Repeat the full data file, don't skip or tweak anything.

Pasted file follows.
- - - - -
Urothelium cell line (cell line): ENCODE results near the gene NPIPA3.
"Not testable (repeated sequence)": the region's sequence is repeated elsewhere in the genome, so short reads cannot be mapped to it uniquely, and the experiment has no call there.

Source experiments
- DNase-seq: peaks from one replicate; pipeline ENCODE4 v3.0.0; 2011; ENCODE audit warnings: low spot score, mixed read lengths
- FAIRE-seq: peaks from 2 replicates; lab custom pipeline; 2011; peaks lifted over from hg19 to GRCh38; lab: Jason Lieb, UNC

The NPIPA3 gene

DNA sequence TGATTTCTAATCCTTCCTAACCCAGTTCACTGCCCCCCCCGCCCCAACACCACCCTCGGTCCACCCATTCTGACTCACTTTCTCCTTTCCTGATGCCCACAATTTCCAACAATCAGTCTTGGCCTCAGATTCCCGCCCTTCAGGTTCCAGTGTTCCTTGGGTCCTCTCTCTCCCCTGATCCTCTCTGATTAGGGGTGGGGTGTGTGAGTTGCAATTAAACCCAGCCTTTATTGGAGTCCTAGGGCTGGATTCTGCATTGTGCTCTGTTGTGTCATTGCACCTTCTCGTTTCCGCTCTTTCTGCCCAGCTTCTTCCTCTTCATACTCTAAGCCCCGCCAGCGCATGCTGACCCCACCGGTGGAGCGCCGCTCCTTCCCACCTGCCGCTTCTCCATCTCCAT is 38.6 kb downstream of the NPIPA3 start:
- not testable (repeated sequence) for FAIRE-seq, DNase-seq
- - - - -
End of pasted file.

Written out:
Urothelium cell line (cell line): ENCODE results near the gene NPIPA3.
"Not testable (repeated sequence)": the region's sequence is repeated elsewhere in the genome, so short reads cannot be mapped to it uniquely, and the experiment has no call there.

Source experiments
- DNase-seq: peaks from one replicate; pipeline ENCODE4 v3.0.0; 2011; ENCODE audit warnings: low spot score, mixed read lengths
- FAIRE-seq: peaks from 2 replicates; lab custom pipeline; 2011; peaks lifted over from hg19 to GRCh38; lab: Jason Lieb, UNC

The NPIPA3 gene

DNA sequence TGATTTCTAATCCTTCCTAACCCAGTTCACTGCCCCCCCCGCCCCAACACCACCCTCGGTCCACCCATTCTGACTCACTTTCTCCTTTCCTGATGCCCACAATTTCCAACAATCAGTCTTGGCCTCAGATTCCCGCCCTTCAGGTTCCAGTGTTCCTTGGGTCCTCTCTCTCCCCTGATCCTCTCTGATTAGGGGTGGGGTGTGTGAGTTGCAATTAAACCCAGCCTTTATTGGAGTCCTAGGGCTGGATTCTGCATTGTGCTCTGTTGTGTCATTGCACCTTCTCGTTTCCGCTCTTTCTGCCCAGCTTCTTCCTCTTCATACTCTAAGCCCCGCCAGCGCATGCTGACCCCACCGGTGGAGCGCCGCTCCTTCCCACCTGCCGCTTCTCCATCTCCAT is 38.6 kb downstream of the NPIPA3 start:
- not testable (repeated sequence) for FAIRE-seq, DNase-seq